We present a method for optimizing a free-form illuminator implemented using a diffractive optical element (DOE). The
method, which co-optimizes the source and mask taking entire images of circuit clips into account, improves the
common process-window and 2-D image fidelity. We compare process-windows for optimized standard and free-form
DOE illuminations for arrays and random placements of contact holes at the 45 nm and 32 nm nodes. Source-mask cooptimization
leads to a better-performing source compared to source-only optimization. We quantify the effect of typical
DOE manufacturing defects on lithography performance in terms of NILS and common process-window.
We present a methodology for building through-process, physics-based litho and etch models which result in accurate and predictive models. The litho model parameters are inverted using resist SEM data collected on a set of test-structures for a set of exposure dose and defocus conditions. The litho model includes effects such as resist diffusion, chromatic aberration, defocus bias, lens aberrations, and flare. The etch model, which includes pattern density and particle collision effects, is calibrated independently of the litho model, using DI and FI SEM measurements. Before being used for mask optimization, the litho and etch models are signed-off using a set of verification structures. These verification structures, having highly two-dimensional geometries, are placed on the test-reticle in close vicinity to the calibration test-structures. Using through-process DI and FI measurement and images from verification structures, model prediction is compared to wafer results, and model performance both in terms of accuracy and predictability is thus evaluated.
In optical proximity correction, edges of polygons are segmented, and segments are independently moved to meet line-width or edge placement goals. The purpose of segmenting edges is to increase the degrees of freedom in proximity correction. Segmentation is usually performed according to predetermined, geometrical rules. Heuristic, model-based segmentation algorithms have been presented in the literature. We show that there is an optimal and unique way of segmenting polygon edges.
A typical wiring layer of SanDisk 3-dimensional memory device includes a dense array of lines. Every other line terminates in an enlarged contact pad at the edge of the array. The pitch of the pads is twice the pitch of the dense array. When process conditions are optimized for the dense array, the gap between the pads becomes a weak point. The gap has a smaller depth of focus. As defocus increases, the space between the pads diminishes and bridges. We present a method of significantly increasing the depth of focus of the pads at the end of the dense array. By placing sub-resolution cutouts in the pads, we equalize the dominant pitch of the pads and the dense array.
Dark field Alternating Aperture Phase Shift Mask (AAPSM) technology has developed into an enabling Resolution Enhancement Technology (RET) in the sub-100nm semiconductor device era. As phase shift masks are increasingly used to resolve features beyond just the most critical (for example transistor gates on the poly layer) the probability of phase conflicts (same phase across a feature) has increased tremendously. It has become imperative to introduce design practices that enable the semiconductor fabrication to take advantage of the improved performance that AAPSM delivers. In this paper we analyze the different causes for phase conflicts and the appropriate methods for detecting them, thus building the basis for the Hybrid AAPSM compliance flow. This approach leverages the strengths of existing DRC tools and the AAPSM conversion software. The approach is effective for minimizing the area penalty, thus very effective for density driven designs. By design, it is suited for custom or semi-custom layouts.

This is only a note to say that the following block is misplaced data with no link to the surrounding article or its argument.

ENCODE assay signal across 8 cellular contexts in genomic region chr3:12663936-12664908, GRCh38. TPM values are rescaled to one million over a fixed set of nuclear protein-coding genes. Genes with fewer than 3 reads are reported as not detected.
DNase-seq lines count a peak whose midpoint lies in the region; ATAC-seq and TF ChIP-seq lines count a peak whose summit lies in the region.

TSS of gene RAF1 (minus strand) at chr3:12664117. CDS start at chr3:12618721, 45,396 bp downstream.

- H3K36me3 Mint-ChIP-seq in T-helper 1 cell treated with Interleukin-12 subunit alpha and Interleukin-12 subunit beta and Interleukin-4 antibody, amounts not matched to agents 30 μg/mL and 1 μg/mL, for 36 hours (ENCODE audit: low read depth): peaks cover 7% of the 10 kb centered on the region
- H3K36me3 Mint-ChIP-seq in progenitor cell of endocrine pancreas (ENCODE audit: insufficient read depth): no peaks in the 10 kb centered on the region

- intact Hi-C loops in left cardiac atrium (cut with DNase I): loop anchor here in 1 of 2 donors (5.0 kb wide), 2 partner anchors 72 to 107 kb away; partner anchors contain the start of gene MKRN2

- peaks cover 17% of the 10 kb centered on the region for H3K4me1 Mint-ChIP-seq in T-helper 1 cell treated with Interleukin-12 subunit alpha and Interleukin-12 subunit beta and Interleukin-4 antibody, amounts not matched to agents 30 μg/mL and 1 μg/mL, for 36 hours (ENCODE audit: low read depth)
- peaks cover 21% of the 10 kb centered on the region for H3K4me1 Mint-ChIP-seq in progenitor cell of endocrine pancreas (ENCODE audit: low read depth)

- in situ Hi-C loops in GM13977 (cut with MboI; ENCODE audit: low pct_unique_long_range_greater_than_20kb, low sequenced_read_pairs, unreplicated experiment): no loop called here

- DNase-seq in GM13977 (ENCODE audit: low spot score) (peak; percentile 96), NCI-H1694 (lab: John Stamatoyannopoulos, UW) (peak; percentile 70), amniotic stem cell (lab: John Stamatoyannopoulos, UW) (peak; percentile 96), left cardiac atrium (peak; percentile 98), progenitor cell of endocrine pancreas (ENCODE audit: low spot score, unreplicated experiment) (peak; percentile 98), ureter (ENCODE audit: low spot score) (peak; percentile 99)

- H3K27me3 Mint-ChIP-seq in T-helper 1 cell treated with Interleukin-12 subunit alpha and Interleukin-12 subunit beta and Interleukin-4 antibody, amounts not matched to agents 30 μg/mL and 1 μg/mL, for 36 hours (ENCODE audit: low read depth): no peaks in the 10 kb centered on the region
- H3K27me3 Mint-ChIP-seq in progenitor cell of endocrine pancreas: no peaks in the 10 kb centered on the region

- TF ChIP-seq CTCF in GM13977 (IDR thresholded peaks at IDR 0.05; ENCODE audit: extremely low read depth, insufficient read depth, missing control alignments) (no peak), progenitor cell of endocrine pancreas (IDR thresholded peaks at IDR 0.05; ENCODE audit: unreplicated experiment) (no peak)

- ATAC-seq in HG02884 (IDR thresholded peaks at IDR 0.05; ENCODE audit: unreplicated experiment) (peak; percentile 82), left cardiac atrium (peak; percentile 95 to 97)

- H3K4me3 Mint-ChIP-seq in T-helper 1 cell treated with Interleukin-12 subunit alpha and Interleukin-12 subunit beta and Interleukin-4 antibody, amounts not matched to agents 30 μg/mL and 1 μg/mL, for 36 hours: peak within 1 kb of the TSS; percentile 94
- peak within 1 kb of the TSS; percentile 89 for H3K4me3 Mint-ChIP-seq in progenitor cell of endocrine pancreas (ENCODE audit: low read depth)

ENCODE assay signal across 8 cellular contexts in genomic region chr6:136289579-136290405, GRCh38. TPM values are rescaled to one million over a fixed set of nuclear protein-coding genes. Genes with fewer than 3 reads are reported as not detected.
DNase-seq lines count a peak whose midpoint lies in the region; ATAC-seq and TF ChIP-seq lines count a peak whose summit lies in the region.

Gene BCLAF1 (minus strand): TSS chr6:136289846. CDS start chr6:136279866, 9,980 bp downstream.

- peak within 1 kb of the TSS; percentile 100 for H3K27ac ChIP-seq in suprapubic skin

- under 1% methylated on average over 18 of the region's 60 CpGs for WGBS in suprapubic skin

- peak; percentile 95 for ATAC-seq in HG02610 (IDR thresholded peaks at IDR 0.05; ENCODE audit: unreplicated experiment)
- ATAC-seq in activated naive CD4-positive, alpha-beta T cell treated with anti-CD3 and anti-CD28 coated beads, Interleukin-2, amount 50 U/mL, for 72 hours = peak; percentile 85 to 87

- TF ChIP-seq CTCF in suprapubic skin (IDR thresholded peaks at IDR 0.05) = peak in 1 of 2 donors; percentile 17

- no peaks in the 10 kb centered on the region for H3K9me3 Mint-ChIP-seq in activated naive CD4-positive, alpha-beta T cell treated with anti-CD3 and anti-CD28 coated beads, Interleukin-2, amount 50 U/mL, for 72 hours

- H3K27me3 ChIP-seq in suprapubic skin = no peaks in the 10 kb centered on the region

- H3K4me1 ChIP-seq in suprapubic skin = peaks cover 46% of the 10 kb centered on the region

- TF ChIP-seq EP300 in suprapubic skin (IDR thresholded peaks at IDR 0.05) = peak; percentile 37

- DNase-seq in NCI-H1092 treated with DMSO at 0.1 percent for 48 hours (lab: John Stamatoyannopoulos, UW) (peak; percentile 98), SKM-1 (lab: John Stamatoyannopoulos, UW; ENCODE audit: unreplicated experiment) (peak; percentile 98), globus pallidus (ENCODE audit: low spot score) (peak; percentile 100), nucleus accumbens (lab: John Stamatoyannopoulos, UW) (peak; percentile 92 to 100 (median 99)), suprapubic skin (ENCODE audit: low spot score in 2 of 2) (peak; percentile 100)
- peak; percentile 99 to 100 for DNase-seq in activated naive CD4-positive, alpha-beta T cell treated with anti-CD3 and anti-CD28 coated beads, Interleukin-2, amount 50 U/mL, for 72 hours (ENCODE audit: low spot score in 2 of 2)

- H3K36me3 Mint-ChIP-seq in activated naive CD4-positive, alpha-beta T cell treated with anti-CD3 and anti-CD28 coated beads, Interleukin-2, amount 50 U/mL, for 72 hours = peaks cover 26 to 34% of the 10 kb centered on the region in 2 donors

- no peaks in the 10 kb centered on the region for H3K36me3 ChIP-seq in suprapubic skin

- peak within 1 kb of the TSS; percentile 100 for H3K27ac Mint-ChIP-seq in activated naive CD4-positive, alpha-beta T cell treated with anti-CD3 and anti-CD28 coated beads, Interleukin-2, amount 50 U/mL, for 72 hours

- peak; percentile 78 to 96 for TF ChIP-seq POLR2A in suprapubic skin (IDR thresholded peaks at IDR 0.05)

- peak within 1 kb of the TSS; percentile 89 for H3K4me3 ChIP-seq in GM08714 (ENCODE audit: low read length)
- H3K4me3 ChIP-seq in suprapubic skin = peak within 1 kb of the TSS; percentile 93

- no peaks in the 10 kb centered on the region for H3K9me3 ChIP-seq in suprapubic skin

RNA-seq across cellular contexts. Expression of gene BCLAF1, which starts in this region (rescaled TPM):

As we approach the 65nm node, the impact of the image imbalance phenomenon in phase shift mask lithography is proving to have a serious impact on the robustness of the phase shift mask solution. In this work we describe a new concept for the phase shift imbalance correction. The method is based on an interference concept that allows the manipulation of the image intensity by placing sub resolution features within the zero phase regions. Rigorous 3D simulations illustrate the reduction in the intensity of the 0 degree phase regions to match the intensity of the 180 degree phase intensity, effectively correcting for the image imbalance. We show that the phase shift mask low sigma illumination conditions reduce the risk of printing these sub-resolution binary features increasing the flexibility to vary the size of the feature based on circumstances to fine tune the correction locally.
As we move towards smaller dimensions and denser circuits, Model Based OPC has become a critical and indispensable tool to achieve feature fidelity for random logic and very small bitcell patterns. Model-Based OPC s used to overcome the effects due to the reticle manufacturing process and the photolithography process which are essentially low pass filters, with the objective of returning the intended drawn feature on wafer within acceptable error. In this paper we demonstrate its capabilities and flexibility with the development of a mixed Model-based/Rule based OPC approach that covers all categories of features for the active layer and the heuristics that justify this approach. We discuss along with experimental results the parameterized variations that are possible with Model Based OPC (MBOPC)and the optimization required as a result within the paradigm of a 248nm-lithography process for the 0.13-micron technology. Data and manufacturability issues are discussed that are an important consideration for a feasible MBOPC solution.